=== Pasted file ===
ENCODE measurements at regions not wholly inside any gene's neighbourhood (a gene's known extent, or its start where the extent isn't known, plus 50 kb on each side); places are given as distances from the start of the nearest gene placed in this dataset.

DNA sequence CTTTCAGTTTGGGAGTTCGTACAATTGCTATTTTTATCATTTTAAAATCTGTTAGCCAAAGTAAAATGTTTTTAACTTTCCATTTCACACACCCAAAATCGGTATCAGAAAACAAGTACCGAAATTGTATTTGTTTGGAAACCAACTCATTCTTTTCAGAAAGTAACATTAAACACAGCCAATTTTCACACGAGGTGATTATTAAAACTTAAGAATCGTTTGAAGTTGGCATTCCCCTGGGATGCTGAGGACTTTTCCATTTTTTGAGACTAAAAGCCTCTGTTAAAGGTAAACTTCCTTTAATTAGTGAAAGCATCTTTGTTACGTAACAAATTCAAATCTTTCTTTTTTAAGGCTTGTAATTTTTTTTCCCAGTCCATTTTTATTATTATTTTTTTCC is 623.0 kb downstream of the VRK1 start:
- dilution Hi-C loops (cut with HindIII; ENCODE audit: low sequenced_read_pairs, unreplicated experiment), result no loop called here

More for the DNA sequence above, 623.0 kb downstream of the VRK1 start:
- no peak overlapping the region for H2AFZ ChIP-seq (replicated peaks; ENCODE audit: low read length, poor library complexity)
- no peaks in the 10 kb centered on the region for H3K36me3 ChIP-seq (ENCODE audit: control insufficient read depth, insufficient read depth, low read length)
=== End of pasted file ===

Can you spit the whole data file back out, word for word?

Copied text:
ENCODE measurements at regions not wholly inside any gene's neighbourhood (a gene's known extent, or its start where the extent isn't known, plus 50 kb on each side); places are given as distances from the start of the nearest gene placed in this dataset.

DNA sequence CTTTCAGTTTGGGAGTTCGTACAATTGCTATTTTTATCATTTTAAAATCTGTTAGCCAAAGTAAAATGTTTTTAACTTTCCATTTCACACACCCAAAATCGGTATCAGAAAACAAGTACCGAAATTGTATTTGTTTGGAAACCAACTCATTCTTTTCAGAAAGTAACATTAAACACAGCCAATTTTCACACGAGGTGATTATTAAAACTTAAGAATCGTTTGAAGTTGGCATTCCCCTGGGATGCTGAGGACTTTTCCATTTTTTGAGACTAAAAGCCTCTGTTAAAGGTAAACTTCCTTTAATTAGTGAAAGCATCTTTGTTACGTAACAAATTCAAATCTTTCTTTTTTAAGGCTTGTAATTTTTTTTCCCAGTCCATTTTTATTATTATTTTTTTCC is 623.0 kb downstream of the VRK1 start:
- dilution Hi-C loops (cut with HindIII; ENCODE audit: low sequenced_read_pairs, unreplicated experiment), result no loop called here

More for the DNA sequence above, 623.0 kb downstream of the VRK1 start:
- no peak overlapping the region for H2AFZ ChIP-seq (replicated peaks; ENCODE audit: low read length, poor library complexity)
- no peaks in the 10 kb centered on the region for H3K36me3 ChIP-seq (ENCODE audit: control insufficient read depth, insufficient read depth, low read length)